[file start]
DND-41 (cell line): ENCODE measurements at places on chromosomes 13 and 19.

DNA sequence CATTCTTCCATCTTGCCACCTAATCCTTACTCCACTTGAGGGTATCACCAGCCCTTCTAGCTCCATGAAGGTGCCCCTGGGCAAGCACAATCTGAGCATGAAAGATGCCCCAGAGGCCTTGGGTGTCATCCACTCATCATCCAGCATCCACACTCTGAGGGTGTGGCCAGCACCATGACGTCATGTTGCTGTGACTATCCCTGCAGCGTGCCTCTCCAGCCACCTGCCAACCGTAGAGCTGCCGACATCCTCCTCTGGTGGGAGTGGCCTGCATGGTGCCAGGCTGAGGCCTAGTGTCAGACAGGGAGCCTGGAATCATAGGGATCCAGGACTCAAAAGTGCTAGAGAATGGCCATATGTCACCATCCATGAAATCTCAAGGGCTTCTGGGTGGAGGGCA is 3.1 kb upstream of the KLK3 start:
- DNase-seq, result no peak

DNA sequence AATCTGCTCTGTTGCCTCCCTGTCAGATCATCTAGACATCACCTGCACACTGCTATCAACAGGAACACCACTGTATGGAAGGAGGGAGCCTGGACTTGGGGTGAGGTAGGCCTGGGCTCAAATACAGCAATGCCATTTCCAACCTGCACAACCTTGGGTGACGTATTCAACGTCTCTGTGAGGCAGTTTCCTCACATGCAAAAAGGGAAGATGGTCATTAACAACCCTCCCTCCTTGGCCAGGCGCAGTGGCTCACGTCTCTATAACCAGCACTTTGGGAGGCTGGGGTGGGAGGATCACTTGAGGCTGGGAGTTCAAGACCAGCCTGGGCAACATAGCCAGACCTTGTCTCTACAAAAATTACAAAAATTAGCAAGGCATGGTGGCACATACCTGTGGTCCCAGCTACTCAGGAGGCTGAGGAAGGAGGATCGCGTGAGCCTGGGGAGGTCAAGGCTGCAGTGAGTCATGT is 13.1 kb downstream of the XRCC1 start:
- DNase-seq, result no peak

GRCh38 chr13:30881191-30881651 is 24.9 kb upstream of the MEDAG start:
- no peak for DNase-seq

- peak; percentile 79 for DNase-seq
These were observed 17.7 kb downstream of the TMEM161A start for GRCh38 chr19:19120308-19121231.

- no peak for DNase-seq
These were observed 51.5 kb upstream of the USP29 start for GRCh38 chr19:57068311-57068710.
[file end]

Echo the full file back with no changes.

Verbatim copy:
DND-41 (cell line): ENCODE measurements at places on chromosomes 13 and 19.

DNA sequence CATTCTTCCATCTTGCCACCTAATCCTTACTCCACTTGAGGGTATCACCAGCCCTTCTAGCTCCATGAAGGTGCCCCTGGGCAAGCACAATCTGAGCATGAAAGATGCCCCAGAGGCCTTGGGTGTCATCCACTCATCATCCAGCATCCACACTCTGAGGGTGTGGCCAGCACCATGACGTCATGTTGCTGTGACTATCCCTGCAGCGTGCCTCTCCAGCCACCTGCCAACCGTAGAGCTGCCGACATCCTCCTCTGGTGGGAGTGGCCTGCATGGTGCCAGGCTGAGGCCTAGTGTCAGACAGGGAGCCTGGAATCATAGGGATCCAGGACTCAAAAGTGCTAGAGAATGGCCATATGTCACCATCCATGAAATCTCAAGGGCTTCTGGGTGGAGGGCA is 3.1 kb upstream of the KLK3 start:
- DNase-seq, result no peak

DNA sequence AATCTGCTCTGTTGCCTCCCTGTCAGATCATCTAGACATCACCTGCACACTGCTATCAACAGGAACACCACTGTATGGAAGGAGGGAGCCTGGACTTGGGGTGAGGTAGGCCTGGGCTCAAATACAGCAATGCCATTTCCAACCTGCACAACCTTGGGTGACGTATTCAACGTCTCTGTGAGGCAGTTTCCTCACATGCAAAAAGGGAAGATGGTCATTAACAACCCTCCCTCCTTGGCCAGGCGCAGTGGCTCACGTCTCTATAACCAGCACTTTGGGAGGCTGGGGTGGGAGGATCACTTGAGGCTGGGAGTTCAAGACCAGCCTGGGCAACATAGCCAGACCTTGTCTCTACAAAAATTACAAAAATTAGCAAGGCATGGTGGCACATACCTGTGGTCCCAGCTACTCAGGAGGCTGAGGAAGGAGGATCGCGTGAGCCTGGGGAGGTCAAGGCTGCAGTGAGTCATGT is 13.1 kb downstream of the XRCC1 start:
- DNase-seq, result no peak

GRCh38 chr13:30881191-30881651 is 24.9 kb upstream of the MEDAG start:
- no peak for DNase-seq

- peak; percentile 79 for DNase-seq
These were observed 17.7 kb downstream of the TMEM161A start for GRCh38 chr19:19120308-19121231.

- no peak for DNase-seq
These were observed 51.5 kb upstream of the USP29 start for GRCh38 chr19:57068311-57068710.